What to Know
- The I-Team looked at 2,200 floor votes in 2017 and found just 12 of the bills in question were voted down
- That's a 99.5 percent approval vote, and a government watchdog says it suggests committee chairs often protect pols from unpopular bills
- A tax break for veterans has been bottled up for years; the head of the Senate Finance Committee says they need time to assess the price tag
Lawmakers in the New York State Senate almost never vote on controversial bills, according to an analysis of thousands of bills brought to committee votes in 2017.
The I-Team tallied votes on more than 2,200 bills in NY Senate committees this year and found just 12 of them were voted down. That's a 99.5 percent approval rate.
But the high approval rate does not take into consideration the hundreds of bills that never make it to vote.
For example, this year the powerful Senate Finance Committee approved each of the more than 200 bills that came before members. But Chairwoman Catharine Young (R-Olean) declined to put a bill on the voting calendar that would have guaranteed military veterans a break on their school property taxes.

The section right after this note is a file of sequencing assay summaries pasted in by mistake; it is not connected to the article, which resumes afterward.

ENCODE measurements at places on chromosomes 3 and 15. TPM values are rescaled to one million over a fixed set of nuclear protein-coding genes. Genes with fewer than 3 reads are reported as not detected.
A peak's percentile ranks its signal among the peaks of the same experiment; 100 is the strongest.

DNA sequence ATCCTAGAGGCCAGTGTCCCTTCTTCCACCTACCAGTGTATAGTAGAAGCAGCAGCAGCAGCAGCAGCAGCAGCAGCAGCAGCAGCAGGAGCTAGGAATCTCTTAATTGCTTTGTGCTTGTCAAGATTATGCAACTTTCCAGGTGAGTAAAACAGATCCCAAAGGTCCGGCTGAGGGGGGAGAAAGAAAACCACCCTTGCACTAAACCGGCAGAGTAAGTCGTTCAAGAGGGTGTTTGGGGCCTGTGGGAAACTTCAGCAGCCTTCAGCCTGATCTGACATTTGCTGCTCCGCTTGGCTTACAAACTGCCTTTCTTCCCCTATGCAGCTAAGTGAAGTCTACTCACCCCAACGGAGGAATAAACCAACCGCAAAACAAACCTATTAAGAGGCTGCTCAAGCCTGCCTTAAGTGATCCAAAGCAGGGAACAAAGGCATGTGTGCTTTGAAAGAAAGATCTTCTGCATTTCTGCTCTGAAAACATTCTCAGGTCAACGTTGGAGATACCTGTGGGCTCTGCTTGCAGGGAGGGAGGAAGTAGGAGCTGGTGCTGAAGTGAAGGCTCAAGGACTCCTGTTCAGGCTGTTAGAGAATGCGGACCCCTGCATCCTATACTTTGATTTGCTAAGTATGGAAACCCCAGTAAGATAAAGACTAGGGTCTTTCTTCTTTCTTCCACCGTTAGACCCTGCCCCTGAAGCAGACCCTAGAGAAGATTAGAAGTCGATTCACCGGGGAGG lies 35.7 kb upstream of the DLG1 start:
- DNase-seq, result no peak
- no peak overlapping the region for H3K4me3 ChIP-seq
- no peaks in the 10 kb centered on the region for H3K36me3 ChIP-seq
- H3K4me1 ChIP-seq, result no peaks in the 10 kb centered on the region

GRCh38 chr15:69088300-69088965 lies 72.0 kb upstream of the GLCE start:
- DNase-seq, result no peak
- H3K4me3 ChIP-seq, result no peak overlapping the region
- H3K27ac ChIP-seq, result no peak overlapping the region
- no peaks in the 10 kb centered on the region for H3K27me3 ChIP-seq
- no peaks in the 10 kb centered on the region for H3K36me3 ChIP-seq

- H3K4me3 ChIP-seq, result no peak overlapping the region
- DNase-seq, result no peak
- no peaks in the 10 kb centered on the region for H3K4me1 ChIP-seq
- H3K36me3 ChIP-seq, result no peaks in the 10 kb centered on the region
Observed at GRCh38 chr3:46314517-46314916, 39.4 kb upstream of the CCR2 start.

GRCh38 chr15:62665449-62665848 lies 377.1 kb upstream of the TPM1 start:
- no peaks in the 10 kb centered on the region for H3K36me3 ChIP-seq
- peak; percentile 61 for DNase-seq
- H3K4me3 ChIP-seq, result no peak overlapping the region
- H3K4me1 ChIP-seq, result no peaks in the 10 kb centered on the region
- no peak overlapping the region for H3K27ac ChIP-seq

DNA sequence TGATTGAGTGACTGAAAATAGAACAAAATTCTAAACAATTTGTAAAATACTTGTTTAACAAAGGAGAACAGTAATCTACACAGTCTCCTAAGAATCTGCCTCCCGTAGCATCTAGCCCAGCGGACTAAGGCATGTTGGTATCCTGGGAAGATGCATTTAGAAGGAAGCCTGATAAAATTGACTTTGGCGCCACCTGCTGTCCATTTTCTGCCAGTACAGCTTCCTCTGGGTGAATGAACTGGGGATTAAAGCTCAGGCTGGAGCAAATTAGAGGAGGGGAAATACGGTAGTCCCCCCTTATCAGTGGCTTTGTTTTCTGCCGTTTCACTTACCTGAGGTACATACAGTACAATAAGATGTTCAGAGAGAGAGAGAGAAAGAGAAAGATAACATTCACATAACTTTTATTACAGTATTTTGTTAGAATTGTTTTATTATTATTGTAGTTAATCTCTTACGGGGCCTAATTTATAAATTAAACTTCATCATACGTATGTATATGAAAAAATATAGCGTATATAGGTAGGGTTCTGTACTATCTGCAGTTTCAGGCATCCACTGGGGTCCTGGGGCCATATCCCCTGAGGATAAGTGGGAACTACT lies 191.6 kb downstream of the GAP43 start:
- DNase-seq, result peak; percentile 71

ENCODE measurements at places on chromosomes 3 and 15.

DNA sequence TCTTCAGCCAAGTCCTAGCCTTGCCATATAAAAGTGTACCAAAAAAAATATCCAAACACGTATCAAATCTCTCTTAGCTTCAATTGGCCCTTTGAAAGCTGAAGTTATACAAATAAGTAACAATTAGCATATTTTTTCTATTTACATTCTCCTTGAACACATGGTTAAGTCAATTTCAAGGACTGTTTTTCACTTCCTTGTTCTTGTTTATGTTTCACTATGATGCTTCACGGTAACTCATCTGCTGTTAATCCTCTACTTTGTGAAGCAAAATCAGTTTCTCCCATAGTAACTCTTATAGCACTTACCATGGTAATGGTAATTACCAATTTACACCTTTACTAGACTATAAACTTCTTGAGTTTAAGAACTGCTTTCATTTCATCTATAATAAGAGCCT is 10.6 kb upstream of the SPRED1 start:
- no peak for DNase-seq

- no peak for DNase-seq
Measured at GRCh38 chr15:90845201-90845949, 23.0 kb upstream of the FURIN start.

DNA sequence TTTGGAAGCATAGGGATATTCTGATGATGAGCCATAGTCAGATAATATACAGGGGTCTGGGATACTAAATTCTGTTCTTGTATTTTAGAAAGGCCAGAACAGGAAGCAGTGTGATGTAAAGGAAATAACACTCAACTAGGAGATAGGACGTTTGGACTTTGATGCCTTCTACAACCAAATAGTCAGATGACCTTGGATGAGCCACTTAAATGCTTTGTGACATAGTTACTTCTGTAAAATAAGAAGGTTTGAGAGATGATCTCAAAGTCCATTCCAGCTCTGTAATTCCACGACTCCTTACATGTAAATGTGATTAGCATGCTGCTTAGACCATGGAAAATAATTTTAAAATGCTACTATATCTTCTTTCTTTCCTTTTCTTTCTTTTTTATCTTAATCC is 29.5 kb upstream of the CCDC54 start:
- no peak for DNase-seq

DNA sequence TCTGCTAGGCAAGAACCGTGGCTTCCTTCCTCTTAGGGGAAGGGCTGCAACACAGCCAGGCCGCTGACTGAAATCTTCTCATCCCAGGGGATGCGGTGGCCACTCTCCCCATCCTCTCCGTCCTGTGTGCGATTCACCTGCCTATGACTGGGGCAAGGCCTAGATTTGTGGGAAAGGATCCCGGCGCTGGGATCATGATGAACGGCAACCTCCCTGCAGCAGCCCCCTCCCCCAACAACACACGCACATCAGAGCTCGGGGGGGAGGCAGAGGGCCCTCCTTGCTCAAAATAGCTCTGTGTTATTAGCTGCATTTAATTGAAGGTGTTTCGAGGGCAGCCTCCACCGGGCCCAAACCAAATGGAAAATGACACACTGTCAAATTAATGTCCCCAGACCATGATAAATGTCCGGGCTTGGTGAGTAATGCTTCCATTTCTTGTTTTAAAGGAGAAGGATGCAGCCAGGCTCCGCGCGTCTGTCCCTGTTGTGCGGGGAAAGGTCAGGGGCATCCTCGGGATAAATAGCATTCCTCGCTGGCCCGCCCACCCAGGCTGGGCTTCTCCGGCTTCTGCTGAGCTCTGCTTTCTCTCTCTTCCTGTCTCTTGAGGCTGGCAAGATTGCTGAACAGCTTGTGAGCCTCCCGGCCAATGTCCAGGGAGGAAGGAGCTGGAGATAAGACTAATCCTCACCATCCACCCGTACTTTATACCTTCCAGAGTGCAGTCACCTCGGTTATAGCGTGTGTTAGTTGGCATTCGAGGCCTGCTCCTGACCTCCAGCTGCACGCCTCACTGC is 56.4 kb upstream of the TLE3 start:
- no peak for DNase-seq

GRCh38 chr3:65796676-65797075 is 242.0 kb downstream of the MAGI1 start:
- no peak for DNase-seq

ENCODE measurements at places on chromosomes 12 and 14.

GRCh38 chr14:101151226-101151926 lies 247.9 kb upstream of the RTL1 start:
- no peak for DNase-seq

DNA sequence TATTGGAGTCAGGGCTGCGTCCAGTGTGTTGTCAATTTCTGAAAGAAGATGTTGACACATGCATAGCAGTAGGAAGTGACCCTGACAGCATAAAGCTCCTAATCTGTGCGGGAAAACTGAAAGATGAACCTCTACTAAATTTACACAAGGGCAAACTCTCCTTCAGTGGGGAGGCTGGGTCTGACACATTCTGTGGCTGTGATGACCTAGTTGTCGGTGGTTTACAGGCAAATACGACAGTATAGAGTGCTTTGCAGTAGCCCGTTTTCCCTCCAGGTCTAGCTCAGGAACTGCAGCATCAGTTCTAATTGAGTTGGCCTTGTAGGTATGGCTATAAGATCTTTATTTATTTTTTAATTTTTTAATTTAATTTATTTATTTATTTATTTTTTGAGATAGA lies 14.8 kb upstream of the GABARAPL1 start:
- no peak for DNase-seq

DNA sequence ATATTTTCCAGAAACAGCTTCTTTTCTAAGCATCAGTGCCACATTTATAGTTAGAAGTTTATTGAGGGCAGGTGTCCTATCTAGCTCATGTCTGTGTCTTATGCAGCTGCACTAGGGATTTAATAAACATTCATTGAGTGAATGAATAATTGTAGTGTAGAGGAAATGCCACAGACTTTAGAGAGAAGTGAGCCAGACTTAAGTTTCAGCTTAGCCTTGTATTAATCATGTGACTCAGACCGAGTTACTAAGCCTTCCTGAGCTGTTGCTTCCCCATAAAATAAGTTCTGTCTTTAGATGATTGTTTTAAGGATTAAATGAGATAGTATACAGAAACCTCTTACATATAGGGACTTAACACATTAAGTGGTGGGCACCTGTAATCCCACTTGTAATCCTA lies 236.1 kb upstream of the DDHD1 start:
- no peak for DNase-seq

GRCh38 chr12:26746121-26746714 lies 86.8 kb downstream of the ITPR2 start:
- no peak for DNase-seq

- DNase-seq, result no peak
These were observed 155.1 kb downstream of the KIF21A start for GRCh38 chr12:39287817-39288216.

Though virtually every legislator professes support for war heroes, the tax break for veterans was bottled up in committees in 2015 and 2016 as well. Young told the I-Team she's keeping the bill from a vote because she needs more time to consider fiscal impacts of the proposal.
"We need to understand what the price tag is. We need to know what implications there are for the state budget," Young said.
The continued blockage of the veterans tax exemption bill was a disappointment to a group of Westchester County war heroes who have been pleading with Senate committees to take a vote on the issue.
"There's a thing in the morning in the military. It's called roll call!" said Stephen Wittenberg, a Vietnam War veteran.
"It speaks to a larger issue that they haven't been leveling with us," said Frank Pagani, a US Air Force veteran.
Bill Rudy, a 93-year-old veteran who flew 35 bombing missions over Europe in World War II, said after three years of inaction, he's starting to think he'll never see Senators forced to take a vote on the veterans tax exemption.
"They get credit for the idea, it seems to me, and then throw the ball to somebody else."